Four countries enter race to nominate new EU bailout fund chief

On his way out: Head of the European Stability Mechanism (ESM), Klaus Regling will leave his post in October this year. The race for his succession has started. [Yannis Kolesidis (EPA-EFE)]

As the term of the current managing director of the European Stability Mechanism (ESM) Klaus Regling draws to a close in October 2022, four men have been proposed by their government to succeed him.

Euro area finance ministers will discuss the candidates at their meeting on 23 May, and will vote on Regling’s successor on 16 June. The successful candidate will have to win 80% of the votes to be elected for a five-year term at the head of the ESM.

The ESM is an intergovernmental organisation bringing together all members of the euro area, tasked with supporting member states that get in financial trouble – for example if they cannot service their public debts anymore or if their financial sector runs in trouble and threatens to destabilise the country’s economy.

It was set up in October 2012 as the successor to the European Financial Stability Facility (EFSF), which was created as a temporary backstop to provide emergency assistance to Greece, Ireland and Portugal during the euro zone debt crisis.

To receive financial support, however, countries have to file an official request and commit to reforms.

The candidates

The governments of Italy, the Netherlands, Portugal, and Luxemburg each nominated a candidate to the post shortly before the deadline on Monday (2 May), according to a press statement by Paschal Donohoe, the Irish minister of finance and president of the Eurogroup.

Italy nominated Marco Buti, who was director-general for economic and financial affairs at the European Commission from 2008 to 2019 before he joined EU economy commissioner Paolo Gentiloni as chief of staff.

In his current role, Buti is one of the main architects of the reform of the macroeconomic governance framework and the fiscal rules that should be proposed later this year.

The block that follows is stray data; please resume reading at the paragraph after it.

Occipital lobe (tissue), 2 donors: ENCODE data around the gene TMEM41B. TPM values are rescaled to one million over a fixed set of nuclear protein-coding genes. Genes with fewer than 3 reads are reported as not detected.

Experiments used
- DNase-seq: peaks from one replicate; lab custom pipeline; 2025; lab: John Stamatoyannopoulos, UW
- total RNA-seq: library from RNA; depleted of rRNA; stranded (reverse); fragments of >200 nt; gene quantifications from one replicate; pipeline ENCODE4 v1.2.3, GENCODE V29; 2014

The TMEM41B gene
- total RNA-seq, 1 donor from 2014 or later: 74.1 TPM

The Dutch government, meanwhile, nominated Menno Snel, who was state secretary for finance from 2017 to 2019.

Portugal nominated João Leão, who was minister of finance in the Costa government from 2020 to March 2022.

Luxemburg put forward Pierre Gramegna, also a former minister of finance, who served from 2013 to January 2022.

Euro area finance ministers will thus have the possibility to vote for one of their former colleagues to take over from the current managing director, Klaus Regling.

End of a long career

Until now, the 71-year old Regling has been the first and only managing director of the ESM since its creation in 2012, during the euro zone debt crisis.

Regling was Marco Buti’s predecessor as director-general for economic and financial affairs at the European Commission, serving from 2001 to 2008. In the early 1990s, he worked for the German ministry of finance, helping to lay the groundwork of the economic and monetary union that is still in place today.

In late 2021, Regling publicly criticised the EU’s fiscal rules that he helped to bring about, as “economically nonsensical”.

“Politicians should be aware that a country can borrow too much, but also too little,” he said, while ESM economists argued for an increase of the public debt limits, given the low interest rate environment.

Regling’s term ends on 7 October, after which the new managing director will take over the reins in a time of high economic uncertainty and high levels of public debt.

Architect of EU fiscal rules calls for reform

Ahead of a new push by the European Commission to reform the EU’s fiscal rules, the chief of the bloc’s bailout fund, Klaus Regling pointed out the danger of sticking to rules that have become “economically nonsensical”.

[Edited by Frédéric Simon]

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